Sometimes you take a photograph and while the main subject looks great, the background is really weak. The solution is to simply place your subject against a more interesting background, right? Well, not so fast.
If you want to achieve a believable result when merging two very different images, there’s a bit more to be done, as you’ll see in the tutorial below. Photographer and image-editing expert Nemanja Sekulic demonstrates how to achieve realistic composites by matching a main subject to a replacement background in Photoshop.
Sekulic begins with two images that couldn’t be more different. The model was photographed with a 200mm telephoto lens, while the new background was captured with a wide-angle. And the light in the two images is dramatically different. So if all you do is merge the two shots, you’ll end up with a mess.
On the other hand, by carefully matching the color, perspective, and light quality of both photographs, you can create something really special. Sekulic walks you through a step-by-step process for getting the job done right. Your main subject needn’t be a portrait, it can be a macro object, animal, or just about anything you want.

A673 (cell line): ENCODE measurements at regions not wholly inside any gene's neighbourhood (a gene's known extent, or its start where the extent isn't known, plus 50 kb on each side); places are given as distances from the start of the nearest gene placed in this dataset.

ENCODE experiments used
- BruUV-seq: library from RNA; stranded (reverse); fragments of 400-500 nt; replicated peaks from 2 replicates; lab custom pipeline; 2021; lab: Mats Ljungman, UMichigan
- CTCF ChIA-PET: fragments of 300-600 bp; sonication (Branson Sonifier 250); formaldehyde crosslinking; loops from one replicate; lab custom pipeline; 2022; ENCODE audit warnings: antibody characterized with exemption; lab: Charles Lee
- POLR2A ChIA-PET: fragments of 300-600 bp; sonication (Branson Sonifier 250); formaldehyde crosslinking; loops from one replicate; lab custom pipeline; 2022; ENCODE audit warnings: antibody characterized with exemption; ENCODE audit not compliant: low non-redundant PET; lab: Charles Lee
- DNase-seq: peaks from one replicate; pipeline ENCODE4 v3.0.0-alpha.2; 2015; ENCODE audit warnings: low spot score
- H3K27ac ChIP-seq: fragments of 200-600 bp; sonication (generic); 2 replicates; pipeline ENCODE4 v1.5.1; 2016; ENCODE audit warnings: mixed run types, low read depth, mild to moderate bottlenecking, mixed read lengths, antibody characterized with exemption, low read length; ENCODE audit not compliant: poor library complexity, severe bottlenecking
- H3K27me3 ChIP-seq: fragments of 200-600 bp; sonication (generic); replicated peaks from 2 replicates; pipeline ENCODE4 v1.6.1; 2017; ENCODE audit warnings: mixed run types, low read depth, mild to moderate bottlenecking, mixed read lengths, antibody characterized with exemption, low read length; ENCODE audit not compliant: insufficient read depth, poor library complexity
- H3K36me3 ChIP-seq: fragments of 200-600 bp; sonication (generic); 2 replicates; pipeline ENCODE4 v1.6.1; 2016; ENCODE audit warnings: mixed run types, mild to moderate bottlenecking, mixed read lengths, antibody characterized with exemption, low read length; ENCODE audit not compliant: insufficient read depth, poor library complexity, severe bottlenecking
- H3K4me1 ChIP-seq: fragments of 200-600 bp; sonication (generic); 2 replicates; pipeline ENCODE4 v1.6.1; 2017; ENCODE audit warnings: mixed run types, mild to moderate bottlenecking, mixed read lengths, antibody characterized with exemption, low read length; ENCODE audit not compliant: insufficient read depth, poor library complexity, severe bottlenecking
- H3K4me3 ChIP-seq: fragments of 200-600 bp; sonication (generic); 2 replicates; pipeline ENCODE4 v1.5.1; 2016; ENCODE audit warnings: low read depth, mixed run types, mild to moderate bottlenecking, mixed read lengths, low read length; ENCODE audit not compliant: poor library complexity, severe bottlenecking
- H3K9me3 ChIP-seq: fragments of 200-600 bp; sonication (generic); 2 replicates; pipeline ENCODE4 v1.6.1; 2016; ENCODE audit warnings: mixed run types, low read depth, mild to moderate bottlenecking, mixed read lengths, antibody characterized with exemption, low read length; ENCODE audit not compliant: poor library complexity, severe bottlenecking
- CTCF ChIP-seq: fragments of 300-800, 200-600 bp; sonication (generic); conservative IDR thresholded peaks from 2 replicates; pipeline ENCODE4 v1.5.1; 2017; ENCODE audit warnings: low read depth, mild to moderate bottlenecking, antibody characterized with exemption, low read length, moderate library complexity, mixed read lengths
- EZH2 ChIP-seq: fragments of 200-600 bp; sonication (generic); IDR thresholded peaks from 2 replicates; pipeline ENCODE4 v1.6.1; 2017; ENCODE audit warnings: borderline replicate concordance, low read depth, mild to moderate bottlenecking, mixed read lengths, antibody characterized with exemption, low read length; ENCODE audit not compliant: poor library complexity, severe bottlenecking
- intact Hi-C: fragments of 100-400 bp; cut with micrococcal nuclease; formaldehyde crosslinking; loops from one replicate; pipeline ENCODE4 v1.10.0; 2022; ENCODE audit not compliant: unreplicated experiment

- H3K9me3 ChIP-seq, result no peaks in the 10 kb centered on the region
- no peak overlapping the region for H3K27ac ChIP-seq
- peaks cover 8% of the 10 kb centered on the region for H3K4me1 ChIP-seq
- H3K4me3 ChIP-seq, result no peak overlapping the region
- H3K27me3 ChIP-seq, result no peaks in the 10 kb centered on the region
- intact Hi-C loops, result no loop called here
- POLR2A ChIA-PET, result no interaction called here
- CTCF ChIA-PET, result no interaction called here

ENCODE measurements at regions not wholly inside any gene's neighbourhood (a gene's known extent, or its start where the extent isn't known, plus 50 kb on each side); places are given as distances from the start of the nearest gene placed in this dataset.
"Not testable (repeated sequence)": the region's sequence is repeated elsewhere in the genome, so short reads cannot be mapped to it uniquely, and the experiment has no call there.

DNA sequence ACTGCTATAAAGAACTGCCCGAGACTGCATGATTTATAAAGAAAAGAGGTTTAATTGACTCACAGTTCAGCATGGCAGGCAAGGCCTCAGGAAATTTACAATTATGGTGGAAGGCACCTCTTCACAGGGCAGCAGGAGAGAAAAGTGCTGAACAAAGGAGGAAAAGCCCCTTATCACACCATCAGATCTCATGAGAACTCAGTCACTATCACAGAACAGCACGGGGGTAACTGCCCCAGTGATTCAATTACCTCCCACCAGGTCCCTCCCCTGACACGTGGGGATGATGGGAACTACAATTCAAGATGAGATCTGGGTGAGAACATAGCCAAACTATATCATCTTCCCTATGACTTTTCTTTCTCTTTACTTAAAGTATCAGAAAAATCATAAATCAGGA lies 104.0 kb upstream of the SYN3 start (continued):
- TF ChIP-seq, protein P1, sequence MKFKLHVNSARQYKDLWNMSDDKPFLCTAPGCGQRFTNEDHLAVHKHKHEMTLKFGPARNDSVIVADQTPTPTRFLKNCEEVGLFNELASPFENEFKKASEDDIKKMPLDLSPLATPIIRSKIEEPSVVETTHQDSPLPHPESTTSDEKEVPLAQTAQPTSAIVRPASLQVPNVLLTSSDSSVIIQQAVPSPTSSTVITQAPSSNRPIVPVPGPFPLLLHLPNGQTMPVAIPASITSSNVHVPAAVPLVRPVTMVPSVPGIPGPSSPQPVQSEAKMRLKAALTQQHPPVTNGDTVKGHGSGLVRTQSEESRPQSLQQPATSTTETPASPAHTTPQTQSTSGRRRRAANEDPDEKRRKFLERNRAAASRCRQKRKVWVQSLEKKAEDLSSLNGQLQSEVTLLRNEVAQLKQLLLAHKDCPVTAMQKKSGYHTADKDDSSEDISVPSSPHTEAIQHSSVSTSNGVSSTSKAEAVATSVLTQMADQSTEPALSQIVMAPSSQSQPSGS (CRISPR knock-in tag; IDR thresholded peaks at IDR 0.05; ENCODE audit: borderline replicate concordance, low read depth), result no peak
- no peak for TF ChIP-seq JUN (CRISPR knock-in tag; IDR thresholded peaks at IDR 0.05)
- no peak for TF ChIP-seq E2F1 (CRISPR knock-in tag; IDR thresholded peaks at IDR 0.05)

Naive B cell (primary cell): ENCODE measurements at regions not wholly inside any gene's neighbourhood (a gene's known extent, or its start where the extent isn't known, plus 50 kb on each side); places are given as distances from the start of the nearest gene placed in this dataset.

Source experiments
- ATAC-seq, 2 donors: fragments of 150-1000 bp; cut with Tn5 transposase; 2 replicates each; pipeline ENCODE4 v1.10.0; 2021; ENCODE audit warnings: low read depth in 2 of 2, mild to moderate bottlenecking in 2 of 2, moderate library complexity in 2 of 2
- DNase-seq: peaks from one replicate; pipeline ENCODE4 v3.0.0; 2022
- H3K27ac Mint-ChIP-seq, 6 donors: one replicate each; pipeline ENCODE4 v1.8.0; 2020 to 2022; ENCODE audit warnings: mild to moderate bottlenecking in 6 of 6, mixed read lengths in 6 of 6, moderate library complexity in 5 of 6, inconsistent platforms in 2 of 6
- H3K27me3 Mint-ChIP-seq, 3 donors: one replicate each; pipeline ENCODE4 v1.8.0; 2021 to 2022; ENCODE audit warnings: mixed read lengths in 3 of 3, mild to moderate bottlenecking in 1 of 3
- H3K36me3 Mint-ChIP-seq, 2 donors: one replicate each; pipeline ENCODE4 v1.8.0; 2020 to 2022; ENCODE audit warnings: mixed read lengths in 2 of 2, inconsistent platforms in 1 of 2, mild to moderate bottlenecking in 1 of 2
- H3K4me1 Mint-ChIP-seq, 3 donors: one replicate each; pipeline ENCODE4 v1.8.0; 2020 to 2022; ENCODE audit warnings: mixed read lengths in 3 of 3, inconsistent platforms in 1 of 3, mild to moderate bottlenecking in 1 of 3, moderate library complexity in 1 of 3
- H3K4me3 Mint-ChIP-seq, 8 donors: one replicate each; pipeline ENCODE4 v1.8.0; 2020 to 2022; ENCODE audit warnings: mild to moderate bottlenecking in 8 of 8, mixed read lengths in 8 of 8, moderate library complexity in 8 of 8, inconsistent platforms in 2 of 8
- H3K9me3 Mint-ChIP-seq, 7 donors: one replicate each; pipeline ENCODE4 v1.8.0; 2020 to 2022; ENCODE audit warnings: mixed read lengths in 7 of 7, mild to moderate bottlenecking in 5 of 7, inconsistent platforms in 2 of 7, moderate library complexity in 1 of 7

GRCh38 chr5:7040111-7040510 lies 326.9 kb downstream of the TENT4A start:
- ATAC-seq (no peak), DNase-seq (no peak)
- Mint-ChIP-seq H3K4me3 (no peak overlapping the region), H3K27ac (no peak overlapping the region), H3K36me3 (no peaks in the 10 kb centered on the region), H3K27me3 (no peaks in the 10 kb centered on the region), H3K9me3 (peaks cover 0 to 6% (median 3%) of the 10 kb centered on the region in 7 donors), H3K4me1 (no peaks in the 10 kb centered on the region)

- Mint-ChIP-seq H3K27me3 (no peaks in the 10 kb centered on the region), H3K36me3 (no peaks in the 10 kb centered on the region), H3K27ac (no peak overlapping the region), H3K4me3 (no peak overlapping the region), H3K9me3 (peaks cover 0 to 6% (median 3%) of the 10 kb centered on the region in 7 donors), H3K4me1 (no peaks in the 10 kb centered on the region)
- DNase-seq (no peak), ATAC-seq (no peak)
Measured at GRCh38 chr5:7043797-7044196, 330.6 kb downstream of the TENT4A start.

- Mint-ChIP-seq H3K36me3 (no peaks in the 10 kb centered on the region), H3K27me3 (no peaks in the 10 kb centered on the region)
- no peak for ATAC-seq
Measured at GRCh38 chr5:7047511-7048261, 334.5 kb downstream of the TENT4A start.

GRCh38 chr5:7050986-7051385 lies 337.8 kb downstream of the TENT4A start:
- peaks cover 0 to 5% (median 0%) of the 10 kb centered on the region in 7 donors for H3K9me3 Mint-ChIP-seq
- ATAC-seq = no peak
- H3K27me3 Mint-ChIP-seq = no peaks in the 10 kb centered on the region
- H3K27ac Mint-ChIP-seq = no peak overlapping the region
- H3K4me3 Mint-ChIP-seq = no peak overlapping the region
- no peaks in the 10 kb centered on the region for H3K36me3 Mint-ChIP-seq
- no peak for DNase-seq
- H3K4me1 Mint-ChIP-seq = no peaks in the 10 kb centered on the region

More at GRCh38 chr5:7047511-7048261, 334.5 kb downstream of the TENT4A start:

Along the way, Sekulic demonstrates a few helpful features of the new Photoshop 2022. But you can accomplish this task with any version of Photoshop you have. The first step is extracting the model from the background of the original image, and he explains a few options for doing that.
After explaining how to quickly refine the selection, Sekulic places his model on the new background, and that’s where the fun and creativity begin. He first adjusts the size of the model, and the lens distortion in the wide-angle background, so everything matches up.
The remainder of the episode is just as straightforward, as Sekulic shows you how to match the color and lighting of the background and foreground to arrive at a really nice final image.
After watching the video, be sure to visit Sekulic’s YouTube channel where you’ll learn more tips and tricks. And check out another image-editing tutorial we posted, explaining how to use a “mind blowing” automated tool in the new version of Photoshop.